Willis invested a large amount of his money into oil wells, hoping to make it big during the boom times for the industry and buy his way out of a life of crime. Doc and Jess, though, enjoyed the high standard of living their crimes financed, visiting the Kentucky Derby and enjoying the nightlife in several big cities. Willis persuaded Joe to invest with him in various oil wells, but all of them failed to produce. Born into poverty, the brothers did not save much. Besides . . . where would they put their money? In a bank?
In the 1920s, interstate crime was difficult to control. Anonymous, wide-ranging, and fast moving, the Newton Gang received very little attention from law enforcement, despite the number of robberies they had committed. However, that would soon change.
The gang's biggest and, as events unfolded, last score was on June 12, 1924, in Illinois. Teaming up with Chicago criminals, the Texans and their accomplices robbed a train of three million dollars, worth about 45 million dollars today, making it the largest train robbery in history.
Blood was drawn again. During the robbery, Doc Newton was accidentally shot by another gang member. Police were able to track the whereabouts of the wounded Newton and soon caught up with the criminals, ending their five-year reign.
One by one, each of the four brothers were caught by law enforcement. The brothers served time in prison but received relatively light sentences because they rarely injured anyone. They also returned a majority of the money they had stolen from the big train heist.
But some of the spoils remained missing. Jess Newton had buried $100,000, the equivalent of 1.5 million dollars today, northwest of San Antonio on his way to Mexico. But he was drunk at the time, and to this day the stash has not been found.
Time in prison ended the Newton Gang. Jess and Joe, lacking criminal records, received the lightest sentences. These two brothers returned to Uvalde, where they led respectable lives, for the most part.
Willis and Doc spent many years behind bars. After his release, Willis returned to Tulsa where he ran several gas stations and nightclubs and maintained criminal connections while keeping himself out of trouble. He rarely spoke about his past life in much detail, but he was clearly involved in local "nightclub wars," with episodes of arson reported during the same time period. Willis was the victim of an assassination attempt at one point, being shot at through his bathroom window. He survived.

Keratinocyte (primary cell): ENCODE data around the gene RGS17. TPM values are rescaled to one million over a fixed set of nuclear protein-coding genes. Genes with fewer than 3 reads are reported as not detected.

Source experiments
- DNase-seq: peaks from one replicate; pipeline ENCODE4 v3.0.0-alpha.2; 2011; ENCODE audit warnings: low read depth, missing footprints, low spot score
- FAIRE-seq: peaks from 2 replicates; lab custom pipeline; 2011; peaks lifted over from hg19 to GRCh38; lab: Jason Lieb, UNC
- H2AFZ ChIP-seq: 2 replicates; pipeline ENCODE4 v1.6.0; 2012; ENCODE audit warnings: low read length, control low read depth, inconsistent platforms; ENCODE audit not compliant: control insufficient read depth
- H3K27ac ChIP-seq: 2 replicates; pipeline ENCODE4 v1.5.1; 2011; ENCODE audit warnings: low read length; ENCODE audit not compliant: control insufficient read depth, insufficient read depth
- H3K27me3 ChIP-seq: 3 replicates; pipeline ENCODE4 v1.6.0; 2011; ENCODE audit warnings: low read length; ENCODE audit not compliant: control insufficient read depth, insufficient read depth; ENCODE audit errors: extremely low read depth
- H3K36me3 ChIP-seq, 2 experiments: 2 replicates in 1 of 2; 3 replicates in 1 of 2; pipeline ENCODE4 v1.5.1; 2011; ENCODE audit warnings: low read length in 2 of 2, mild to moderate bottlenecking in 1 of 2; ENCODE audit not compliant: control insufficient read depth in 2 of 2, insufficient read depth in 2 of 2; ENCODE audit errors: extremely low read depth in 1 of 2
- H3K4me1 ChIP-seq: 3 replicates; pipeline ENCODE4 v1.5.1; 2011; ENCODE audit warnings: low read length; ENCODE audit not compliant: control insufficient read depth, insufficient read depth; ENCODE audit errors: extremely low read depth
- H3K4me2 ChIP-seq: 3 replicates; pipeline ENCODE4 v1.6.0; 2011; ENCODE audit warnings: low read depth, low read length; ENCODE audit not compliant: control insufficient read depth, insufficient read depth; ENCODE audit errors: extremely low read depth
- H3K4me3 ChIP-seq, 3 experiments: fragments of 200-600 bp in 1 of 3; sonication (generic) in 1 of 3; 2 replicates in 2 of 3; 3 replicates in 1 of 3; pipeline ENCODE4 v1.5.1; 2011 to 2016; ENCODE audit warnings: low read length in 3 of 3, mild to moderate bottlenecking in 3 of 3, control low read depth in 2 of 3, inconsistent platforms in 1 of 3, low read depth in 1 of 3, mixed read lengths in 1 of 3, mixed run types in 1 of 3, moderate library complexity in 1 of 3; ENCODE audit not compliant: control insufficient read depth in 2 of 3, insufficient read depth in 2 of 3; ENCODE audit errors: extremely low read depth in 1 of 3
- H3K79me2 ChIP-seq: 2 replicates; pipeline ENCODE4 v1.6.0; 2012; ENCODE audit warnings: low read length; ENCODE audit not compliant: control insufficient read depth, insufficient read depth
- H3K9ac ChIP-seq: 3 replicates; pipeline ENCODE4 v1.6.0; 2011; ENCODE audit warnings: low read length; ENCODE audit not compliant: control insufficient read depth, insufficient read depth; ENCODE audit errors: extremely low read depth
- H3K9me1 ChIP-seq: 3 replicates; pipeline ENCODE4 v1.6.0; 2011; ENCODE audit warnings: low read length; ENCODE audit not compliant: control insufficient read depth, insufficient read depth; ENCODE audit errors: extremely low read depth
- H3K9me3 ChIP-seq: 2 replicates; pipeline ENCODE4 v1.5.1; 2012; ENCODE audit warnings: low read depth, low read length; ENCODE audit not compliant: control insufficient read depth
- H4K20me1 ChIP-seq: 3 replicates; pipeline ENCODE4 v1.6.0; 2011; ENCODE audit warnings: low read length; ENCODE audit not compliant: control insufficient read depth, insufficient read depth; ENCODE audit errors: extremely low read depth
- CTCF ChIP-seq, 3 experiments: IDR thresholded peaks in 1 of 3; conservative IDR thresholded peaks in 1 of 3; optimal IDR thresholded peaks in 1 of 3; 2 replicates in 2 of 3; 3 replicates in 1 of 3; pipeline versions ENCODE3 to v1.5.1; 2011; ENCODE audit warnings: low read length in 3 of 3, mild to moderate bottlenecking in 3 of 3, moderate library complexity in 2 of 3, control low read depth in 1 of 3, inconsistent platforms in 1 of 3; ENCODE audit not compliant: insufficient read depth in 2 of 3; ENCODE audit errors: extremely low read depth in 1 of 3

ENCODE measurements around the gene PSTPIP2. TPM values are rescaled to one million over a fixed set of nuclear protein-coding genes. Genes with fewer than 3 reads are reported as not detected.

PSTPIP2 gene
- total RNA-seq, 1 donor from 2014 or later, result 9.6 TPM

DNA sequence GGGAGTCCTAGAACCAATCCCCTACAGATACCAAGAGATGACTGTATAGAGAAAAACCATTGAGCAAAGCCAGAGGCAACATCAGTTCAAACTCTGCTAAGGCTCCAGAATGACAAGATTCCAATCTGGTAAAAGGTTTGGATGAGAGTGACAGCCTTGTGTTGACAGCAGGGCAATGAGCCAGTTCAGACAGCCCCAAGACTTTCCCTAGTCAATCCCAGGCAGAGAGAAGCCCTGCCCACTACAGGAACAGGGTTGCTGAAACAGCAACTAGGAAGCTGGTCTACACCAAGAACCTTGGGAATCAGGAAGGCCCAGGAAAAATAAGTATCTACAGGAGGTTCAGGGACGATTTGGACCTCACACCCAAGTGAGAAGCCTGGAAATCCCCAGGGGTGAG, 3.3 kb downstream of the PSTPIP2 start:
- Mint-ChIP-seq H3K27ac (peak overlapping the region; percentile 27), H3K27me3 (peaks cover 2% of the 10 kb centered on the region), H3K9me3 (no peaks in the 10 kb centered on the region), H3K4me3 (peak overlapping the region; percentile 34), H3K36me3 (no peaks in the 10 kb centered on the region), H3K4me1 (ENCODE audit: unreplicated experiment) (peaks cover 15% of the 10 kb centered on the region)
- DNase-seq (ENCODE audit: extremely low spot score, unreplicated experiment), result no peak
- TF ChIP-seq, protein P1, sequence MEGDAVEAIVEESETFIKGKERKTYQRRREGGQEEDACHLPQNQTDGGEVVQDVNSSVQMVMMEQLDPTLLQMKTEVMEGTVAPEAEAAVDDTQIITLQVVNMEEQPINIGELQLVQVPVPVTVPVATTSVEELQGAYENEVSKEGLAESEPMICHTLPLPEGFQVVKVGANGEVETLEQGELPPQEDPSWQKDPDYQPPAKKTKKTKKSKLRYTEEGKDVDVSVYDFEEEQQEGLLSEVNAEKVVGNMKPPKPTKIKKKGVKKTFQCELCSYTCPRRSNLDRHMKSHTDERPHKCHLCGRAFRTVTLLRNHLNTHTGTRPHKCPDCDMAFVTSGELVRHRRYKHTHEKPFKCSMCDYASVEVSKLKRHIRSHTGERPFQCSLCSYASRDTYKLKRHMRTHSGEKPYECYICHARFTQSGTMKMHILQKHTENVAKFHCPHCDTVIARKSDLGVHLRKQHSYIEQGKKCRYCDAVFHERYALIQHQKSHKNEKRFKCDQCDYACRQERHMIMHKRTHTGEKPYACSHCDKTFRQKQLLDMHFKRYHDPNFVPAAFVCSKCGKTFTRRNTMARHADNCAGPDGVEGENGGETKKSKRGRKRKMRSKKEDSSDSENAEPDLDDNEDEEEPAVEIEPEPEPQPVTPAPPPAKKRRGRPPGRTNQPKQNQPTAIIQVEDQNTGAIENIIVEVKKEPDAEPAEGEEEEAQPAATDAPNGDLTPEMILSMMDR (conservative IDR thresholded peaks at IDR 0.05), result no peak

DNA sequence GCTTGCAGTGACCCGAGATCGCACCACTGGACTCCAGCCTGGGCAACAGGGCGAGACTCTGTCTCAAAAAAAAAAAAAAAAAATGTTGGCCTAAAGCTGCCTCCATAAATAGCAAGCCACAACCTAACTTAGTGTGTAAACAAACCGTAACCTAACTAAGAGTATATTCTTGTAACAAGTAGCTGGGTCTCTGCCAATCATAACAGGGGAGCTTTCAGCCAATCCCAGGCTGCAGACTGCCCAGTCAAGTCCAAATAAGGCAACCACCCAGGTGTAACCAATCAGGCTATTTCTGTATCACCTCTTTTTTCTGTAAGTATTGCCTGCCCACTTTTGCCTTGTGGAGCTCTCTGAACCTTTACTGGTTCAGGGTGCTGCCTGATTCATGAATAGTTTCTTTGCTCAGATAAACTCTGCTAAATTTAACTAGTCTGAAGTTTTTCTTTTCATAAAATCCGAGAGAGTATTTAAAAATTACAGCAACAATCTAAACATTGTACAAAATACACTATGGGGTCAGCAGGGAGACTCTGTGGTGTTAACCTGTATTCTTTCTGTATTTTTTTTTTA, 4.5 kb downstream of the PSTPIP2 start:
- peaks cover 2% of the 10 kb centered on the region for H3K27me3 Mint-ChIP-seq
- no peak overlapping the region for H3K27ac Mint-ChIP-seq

In 1934, both Willis and Joe were sentenced to nearly ten-year sentences in Oklahoma, framed for a bank robbery they did not commit. They served at least seven years each. Joe went home to Uvalde, having already renounced crime. Willis returned to Tulsa and the nightclub life, but in the early 1950s, he also moved back to his hometown, where he managed to stay out of prison and the limelight.
Amazingly, seventy-seven-year-old Doc Newton was again arrested for bank robbery in 1968, in Rowena. Authorities dropped the charges due to his advanced age—and the fact that he had been beaten during the arrest.
Jess Newton died on March 4, 1960, having lived out the remainder of his life as a cowboy in Uvalde. A veteran of World War I, he died in a VA hospital.
Doc never fully recovered from his assault in Rowena and died at the age of 83 in 1974.
Willis lived to age 90, a familiar and notable figure around his hometown, dying on August 22, 1979.
The youngest Newton brother, Joe, passed away at age 88 on February 3, 1989, but only after being interviewed on a late-night television talk show about his youth as a bank and train robber.
In 1998, Mathew McConaughey starred in a movie The Newton Boys that tells an embellished, and at times, humorous version of the siblings’ exploits.
Willis, Doc, Jess, and Joe were products of their time and circumstances. Born poor, they desperately wanted to live the high life of the 1920s that they witnessed and to get back at a system they thought worked against them.
And they did . . . for a while. But in the end, crime didn’t pay. Yet, the nearly bloodless bandits from Texas are remembered as being some of the most successful, and polite, desperados in history.